'/>"/>
Contact: Jeffrey Bright
jeffrey.bright@joslin.harvard.edu
Joslin Diabetes Center
Source:Eurekalert  

Related biology news :

1. Joslin researchers identify pathways leading to activation of good fat
2. Joslin researchers identify new target for treatment of type 2 diabetes and prediabetes
3. Joslin research finds nearly three-quarters of youths with diabetes insufficient in vitamin D
4. First genome-wide association study for dengue identifies candidate susceptibility genes
5. Largest ever genetic study of liver function could point the way to new treatments
6. Study reveals new role for RNA interference during chromosomal replication
7. Method of studying roots rarely used in wetlands improves ecosystem research
8. Southampton scientists herald significant breakthrough in study of chlamydia
9. Einstein College of Medicine given $6.7 million to study congenital heart defect genetics
10. National Science Foundation selects University of Colorado Denver team to study city sustainability
11. Worms among first animals to surface after K-T extinction event, CU-led study finds
Post Your Comments:
*Name:
*Comment:
*Email:
Related Image:
Joslin study finds clue to birth defects in babies of mothers with diabetes
(Date:6/3/2016)... June 3, 2016 ... Nepal hat ein ... hochsicherer geprägter Kennzeichen, einschließlich Personalisierung, Registrierung und ... der Produktion und Implementierung von Identitätsmanagementlösungen. Zahlreiche ... im Januar teilgenommen, aber Decatur wurde als ...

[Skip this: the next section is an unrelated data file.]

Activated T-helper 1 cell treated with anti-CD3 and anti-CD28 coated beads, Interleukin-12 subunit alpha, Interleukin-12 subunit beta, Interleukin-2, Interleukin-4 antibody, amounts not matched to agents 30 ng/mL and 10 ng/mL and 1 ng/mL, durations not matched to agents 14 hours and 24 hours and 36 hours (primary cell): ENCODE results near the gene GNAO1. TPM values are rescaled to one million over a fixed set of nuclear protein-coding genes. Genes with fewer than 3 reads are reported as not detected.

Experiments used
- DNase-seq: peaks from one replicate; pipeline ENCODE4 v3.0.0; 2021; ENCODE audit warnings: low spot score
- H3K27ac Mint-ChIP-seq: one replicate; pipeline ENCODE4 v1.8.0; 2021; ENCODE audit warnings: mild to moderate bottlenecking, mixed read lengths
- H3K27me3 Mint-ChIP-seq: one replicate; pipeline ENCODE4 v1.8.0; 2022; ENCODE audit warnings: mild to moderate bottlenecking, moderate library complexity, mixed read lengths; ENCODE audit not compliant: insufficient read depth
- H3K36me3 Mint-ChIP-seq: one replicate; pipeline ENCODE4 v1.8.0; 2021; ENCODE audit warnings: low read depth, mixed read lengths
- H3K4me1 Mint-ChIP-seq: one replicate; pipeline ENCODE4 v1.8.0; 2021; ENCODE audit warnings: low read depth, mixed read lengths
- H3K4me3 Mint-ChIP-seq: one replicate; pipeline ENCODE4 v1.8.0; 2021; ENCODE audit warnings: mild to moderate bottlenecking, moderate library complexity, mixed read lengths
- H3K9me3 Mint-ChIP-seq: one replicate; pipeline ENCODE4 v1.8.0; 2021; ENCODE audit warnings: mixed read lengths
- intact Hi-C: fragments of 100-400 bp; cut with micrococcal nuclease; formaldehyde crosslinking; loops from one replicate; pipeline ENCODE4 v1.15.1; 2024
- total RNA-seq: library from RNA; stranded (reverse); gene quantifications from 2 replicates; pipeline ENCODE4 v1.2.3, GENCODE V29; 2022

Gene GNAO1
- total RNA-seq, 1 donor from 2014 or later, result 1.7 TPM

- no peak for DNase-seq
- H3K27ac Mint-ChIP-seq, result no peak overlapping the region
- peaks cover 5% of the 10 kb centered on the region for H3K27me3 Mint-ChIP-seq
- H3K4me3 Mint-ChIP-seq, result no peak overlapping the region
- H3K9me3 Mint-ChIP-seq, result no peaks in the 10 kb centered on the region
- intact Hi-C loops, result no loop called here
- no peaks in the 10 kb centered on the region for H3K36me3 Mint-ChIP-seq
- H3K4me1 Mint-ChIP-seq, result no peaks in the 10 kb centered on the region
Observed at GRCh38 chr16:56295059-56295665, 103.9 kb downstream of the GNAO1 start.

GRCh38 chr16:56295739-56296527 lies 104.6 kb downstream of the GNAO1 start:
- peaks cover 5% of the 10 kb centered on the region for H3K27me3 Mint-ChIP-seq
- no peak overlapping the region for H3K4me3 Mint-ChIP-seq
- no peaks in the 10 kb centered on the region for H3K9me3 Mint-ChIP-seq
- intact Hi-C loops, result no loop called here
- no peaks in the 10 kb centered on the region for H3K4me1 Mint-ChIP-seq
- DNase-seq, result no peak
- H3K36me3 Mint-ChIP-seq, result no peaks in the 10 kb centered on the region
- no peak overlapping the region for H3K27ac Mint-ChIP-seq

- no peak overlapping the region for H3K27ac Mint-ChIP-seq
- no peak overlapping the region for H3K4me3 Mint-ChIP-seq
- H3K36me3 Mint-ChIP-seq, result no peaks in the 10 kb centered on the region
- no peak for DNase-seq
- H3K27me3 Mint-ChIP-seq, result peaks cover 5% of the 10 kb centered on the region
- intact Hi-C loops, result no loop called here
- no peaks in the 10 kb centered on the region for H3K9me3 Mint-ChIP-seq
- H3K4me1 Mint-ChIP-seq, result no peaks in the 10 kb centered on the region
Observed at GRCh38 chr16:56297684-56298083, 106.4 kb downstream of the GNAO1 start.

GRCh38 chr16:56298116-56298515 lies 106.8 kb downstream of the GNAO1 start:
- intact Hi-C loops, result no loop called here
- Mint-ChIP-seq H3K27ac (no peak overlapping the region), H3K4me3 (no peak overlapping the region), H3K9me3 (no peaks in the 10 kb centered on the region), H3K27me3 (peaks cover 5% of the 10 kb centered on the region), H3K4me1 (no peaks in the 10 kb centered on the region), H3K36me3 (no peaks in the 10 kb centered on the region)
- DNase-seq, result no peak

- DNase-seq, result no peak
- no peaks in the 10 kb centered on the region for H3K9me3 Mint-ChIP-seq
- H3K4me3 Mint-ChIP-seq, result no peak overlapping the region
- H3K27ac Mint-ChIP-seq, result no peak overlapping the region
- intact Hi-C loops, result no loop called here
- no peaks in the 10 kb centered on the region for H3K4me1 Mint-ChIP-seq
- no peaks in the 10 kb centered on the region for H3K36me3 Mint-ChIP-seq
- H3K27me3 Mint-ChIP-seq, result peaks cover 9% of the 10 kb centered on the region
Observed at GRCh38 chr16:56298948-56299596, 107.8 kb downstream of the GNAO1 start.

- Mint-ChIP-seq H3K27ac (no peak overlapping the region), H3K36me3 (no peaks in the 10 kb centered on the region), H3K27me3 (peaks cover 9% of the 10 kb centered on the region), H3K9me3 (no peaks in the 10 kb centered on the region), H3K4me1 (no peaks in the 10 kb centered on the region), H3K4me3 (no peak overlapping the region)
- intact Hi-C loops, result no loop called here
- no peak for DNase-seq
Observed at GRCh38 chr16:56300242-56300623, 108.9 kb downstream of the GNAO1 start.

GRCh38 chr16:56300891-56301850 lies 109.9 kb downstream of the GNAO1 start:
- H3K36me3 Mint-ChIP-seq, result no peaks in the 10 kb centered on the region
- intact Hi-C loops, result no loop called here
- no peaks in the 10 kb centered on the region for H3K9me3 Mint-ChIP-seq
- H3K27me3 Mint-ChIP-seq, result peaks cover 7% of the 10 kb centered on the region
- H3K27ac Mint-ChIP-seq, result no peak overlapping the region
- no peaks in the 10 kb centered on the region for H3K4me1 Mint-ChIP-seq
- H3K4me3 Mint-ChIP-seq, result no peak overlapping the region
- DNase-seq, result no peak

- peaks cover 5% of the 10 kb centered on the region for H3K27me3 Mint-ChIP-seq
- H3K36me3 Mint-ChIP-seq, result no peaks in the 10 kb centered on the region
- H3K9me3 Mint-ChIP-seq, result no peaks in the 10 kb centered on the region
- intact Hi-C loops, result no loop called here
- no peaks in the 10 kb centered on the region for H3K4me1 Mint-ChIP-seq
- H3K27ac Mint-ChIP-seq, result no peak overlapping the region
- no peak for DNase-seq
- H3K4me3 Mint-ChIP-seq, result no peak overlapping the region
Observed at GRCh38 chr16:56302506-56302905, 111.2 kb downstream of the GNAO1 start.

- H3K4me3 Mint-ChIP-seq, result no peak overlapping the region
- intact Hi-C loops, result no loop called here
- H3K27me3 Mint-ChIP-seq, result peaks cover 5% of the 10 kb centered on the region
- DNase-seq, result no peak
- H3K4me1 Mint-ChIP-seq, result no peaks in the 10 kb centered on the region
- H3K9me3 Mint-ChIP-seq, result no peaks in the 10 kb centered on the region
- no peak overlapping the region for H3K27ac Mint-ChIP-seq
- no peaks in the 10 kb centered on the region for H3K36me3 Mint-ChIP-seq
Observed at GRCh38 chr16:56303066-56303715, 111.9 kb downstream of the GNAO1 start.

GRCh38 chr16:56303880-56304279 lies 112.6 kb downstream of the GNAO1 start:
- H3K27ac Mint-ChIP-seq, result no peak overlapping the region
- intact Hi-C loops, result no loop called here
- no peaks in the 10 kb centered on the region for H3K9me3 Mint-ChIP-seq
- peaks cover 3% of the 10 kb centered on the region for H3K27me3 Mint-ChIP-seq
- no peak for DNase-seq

(Date:6/2/2016)... LONDON , June 2, 2016 ... Systems, Manned Platforms, Unmanned Systems, Physical Infrastructure, Support & ... intelligence provider visiongain offers comprehensive analysis of ... that this market will generate revenues of $17.98 billion ... Systems acquired DVTEL Inc, a leader in software and ...
(Date:5/20/2016)...  VoiceIt is excited to announce its new ... By working together, VoiceIt and VoicePass will offer ... take slightly different approaches to voice biometrics, collaboration ... usability. Both ... "This marketing and technology partnership allows ...
Breaking Biology News(10 mins):
(Date:6/23/2016)... Mass. , June 23, 2016   ... development of novel compounds designed to target cancer ... napabucasin, has been granted Orphan Drug Designation from ... the treatment of gastric cancer, including gastroesophageal junction ... stemness inhibitor designed to inhibit cancer stemness pathways ...
(Date:6/23/2016)... Houston Methodist Willowbrook Hospital has signed ... to serve as their official health care provider. ... will provide sponsorship support, athletic training services, and ... volunteers, athletes and families. "We are ... and to bring Houston Methodist quality services and ...
(Date:6/23/2016)... June, 23, 2016  The Biodesign Challenge (BDC), a ... ways to harness living systems and biotechnology, announced its ... in New York City . ... students, showcased projects at MoMA,s Celeste Bartos Theater during ... , MoMA,s senior curator of architecture and design, and ...
(Date:6/23/2016)... ... 2016 , ... STACS DNA Inc., the sample tracking software company, today announced ... has joined STACS DNA as a Field Application Specialist. , “I am thrilled ... COO of STACS DNA. “In further expanding our capacity as a scientific integrator, Hays ...
Breaking Biology Technology: